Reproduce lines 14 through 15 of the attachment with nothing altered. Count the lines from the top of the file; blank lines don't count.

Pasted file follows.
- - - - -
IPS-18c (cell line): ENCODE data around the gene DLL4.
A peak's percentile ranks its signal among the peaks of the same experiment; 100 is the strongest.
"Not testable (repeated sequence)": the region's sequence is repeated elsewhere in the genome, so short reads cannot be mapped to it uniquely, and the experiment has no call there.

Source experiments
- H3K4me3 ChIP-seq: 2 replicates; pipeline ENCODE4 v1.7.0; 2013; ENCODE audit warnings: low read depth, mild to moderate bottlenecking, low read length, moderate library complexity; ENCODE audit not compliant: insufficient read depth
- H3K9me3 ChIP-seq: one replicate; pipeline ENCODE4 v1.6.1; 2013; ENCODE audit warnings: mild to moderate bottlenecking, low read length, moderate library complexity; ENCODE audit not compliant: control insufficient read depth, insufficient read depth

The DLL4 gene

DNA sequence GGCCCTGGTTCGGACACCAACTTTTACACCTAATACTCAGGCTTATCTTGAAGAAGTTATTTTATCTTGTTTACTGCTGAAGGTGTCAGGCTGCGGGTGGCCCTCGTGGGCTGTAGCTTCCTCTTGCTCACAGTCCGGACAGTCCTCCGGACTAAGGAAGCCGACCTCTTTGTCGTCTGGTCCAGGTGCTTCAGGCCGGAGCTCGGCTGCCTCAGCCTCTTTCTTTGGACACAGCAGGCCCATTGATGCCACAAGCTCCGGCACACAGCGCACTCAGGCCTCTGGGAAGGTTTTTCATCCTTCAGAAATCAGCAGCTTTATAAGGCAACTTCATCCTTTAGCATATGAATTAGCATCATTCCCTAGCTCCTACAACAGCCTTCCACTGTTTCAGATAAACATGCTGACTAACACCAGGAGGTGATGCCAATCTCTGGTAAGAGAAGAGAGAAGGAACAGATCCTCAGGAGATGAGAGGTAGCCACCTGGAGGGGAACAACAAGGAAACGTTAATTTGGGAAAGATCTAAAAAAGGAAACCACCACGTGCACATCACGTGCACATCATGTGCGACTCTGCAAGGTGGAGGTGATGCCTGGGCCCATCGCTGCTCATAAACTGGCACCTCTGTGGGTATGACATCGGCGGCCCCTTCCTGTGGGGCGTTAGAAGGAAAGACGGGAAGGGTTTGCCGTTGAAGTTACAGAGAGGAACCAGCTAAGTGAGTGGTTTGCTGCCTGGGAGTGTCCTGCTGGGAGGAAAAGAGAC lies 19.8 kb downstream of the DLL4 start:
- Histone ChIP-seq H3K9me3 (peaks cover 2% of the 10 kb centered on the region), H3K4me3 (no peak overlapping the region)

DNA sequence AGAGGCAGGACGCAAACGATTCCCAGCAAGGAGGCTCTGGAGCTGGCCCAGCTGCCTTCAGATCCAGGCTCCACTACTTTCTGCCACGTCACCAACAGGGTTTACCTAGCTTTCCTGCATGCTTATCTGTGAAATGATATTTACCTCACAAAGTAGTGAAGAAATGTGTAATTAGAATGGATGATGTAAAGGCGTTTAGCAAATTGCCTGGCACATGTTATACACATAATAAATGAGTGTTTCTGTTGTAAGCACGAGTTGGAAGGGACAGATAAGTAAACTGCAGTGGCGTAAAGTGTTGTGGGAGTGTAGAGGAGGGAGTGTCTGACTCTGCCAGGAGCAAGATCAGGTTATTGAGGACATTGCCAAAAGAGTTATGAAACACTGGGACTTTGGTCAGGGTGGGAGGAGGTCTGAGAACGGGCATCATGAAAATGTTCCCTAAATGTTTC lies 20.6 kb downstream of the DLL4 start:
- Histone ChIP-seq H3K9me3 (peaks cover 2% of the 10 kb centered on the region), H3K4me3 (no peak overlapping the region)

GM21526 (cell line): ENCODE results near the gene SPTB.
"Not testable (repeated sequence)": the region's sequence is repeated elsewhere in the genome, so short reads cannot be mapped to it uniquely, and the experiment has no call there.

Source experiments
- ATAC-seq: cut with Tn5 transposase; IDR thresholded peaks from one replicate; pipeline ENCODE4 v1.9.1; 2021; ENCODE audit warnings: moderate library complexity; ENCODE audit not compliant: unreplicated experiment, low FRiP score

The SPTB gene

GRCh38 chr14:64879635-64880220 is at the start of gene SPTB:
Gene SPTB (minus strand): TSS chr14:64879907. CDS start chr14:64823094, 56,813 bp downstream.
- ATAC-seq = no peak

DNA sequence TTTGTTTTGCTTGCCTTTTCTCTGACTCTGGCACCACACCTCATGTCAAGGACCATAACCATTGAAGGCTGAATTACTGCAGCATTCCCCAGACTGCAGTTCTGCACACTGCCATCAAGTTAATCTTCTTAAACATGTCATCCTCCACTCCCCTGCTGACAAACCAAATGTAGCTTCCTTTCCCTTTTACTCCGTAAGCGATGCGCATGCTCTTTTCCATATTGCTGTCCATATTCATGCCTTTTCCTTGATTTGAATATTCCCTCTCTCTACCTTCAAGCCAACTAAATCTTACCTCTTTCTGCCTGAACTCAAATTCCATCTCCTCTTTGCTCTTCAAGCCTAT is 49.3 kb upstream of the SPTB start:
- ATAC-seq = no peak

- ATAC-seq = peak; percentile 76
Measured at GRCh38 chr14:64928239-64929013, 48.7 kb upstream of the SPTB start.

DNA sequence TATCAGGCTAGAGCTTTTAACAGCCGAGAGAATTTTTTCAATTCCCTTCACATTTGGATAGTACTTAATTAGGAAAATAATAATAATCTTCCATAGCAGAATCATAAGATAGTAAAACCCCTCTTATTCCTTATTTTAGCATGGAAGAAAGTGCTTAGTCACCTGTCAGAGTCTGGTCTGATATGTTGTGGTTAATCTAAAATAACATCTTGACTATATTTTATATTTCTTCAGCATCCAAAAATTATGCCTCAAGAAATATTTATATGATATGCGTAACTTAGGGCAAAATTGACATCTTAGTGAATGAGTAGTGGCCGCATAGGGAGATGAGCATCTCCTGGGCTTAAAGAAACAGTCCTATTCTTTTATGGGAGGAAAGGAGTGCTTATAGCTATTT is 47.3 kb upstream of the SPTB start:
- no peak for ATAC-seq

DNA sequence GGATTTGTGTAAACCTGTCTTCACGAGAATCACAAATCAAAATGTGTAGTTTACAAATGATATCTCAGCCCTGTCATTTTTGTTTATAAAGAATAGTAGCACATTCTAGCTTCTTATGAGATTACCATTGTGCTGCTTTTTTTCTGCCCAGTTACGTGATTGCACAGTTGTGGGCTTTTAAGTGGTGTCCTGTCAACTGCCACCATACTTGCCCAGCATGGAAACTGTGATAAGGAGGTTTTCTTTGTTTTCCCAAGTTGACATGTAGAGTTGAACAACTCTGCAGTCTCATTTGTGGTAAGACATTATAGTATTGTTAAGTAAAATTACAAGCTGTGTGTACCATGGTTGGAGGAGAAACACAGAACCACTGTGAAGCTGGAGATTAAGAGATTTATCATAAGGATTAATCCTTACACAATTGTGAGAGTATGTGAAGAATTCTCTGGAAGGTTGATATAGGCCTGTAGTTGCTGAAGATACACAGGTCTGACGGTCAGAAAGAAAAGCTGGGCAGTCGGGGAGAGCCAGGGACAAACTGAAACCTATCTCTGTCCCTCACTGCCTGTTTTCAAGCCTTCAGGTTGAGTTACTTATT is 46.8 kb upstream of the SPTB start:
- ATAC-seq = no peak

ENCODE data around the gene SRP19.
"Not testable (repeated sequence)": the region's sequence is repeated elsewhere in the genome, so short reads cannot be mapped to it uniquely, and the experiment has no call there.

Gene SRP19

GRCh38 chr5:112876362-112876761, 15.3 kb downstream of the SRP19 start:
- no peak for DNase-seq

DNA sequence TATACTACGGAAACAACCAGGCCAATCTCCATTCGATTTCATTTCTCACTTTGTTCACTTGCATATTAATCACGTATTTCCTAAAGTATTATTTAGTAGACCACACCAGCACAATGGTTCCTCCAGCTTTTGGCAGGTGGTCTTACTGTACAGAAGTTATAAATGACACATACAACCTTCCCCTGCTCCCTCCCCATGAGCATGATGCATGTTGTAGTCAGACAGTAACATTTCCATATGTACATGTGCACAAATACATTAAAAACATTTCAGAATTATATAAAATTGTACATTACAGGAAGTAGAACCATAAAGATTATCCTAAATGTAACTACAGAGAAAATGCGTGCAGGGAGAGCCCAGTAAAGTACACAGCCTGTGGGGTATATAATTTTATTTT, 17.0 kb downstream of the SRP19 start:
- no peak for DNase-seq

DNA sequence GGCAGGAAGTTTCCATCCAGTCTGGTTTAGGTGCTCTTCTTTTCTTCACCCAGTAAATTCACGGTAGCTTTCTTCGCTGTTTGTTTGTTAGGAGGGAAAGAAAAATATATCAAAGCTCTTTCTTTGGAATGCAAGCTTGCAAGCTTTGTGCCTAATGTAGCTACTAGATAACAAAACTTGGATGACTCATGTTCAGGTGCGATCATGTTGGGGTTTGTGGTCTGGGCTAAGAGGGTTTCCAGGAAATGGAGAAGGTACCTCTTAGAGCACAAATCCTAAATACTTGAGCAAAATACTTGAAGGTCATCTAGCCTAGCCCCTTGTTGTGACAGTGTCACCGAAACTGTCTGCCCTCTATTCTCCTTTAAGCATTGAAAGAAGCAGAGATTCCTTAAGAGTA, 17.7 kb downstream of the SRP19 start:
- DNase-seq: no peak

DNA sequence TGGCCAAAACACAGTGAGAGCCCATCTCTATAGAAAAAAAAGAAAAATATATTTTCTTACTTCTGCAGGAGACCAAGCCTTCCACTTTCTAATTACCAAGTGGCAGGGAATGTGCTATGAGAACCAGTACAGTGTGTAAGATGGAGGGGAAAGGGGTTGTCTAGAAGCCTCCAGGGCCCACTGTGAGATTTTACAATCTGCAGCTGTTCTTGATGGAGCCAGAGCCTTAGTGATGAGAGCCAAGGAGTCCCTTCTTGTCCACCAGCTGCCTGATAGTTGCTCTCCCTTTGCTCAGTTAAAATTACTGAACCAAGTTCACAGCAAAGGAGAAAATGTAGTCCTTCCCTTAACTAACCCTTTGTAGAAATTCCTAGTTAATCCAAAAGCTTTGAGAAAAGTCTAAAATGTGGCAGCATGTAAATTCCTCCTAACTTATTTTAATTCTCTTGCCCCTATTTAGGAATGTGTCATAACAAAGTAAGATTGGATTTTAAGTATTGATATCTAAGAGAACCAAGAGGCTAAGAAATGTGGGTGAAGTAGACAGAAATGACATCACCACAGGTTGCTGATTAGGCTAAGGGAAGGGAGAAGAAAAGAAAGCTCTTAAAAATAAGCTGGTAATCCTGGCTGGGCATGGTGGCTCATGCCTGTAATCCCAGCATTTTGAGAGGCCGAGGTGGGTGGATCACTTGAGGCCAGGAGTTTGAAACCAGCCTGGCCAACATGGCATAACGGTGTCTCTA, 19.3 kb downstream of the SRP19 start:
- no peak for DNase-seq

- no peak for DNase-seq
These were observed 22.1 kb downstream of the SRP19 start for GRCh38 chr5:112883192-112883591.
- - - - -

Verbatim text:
Source experiments
- ATAC-seq: cut with Tn5 transposase; IDR thresholded peaks from one replicate; pipeline ENCODE4 v1.9.1; 2021; ENCODE audit warnings: moderate library complexity; ENCODE audit not compliant: unreplicated experiment, low FRiP score